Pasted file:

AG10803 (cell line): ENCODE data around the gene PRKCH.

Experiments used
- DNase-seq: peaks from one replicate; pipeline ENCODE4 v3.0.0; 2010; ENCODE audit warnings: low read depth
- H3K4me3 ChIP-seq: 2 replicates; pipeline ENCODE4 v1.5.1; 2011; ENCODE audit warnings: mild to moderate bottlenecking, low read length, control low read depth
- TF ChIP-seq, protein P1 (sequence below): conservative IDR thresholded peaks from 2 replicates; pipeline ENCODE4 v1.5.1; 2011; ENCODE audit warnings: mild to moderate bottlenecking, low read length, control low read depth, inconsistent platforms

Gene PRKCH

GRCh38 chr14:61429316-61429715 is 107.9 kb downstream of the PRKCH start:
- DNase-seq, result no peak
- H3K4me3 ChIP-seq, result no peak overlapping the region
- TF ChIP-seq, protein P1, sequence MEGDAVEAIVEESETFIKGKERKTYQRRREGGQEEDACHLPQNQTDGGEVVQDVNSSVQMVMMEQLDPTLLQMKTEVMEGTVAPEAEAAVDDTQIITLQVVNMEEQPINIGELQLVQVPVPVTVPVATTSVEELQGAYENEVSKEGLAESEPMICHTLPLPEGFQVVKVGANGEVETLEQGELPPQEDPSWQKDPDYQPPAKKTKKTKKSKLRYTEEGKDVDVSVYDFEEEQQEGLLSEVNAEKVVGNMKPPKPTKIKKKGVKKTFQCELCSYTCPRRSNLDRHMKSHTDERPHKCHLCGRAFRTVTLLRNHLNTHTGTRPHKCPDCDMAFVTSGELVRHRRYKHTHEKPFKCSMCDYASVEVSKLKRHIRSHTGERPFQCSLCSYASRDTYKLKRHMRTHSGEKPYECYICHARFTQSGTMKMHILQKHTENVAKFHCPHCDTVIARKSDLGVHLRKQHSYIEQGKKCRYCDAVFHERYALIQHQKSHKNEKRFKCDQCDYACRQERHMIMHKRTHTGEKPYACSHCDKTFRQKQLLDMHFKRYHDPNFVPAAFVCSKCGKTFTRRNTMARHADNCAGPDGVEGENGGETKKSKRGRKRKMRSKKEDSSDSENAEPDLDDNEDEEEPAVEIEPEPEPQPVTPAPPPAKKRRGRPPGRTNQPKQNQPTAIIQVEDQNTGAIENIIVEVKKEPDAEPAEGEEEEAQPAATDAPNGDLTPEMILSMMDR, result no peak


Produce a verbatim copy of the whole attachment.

AG10803 (cell line): ENCODE data around the gene PRKCH.

Experiments used
- DNase-seq: peaks from one replicate; pipeline ENCODE4 v3.0.0; 2010; ENCODE audit warnings: low read depth
- H3K4me3 ChIP-seq: 2 replicates; pipeline ENCODE4 v1.5.1; 2011; ENCODE audit warnings: mild to moderate bottlenecking, low read length, control low read depth
- TF ChIP-seq, protein P1 (sequence below): conservative IDR thresholded peaks from 2 replicates; pipeline ENCODE4 v1.5.1; 2011; ENCODE audit warnings: mild to moderate bottlenecking, low read length, control low read depth, inconsistent platforms

Gene PRKCH

GRCh38 chr14:61429316-61429715 is 107.9 kb downstream of the PRKCH start:
- DNase-seq, result no peak
- H3K4me3 ChIP-seq, result no peak overlapping the region
- TF ChIP-seq, protein P1, sequence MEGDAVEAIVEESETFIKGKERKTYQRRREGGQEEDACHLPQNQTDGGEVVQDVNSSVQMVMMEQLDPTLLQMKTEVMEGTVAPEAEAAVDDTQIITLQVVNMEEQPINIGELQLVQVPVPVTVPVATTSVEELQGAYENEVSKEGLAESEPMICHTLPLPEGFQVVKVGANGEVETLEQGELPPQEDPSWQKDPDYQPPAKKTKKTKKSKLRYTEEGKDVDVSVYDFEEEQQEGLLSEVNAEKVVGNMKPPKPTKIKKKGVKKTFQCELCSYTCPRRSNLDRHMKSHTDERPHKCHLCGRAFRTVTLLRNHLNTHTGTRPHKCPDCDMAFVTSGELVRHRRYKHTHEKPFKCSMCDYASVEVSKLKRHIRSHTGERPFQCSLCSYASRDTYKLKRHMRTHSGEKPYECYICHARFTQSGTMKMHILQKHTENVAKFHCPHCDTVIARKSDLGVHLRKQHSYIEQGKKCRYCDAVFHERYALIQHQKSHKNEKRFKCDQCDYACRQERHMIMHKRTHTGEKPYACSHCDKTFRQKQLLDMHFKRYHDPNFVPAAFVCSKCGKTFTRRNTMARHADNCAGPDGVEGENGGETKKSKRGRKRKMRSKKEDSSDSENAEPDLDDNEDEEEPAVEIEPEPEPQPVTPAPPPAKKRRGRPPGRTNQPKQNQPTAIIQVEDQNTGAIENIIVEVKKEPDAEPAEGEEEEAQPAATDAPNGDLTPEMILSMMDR, result no peak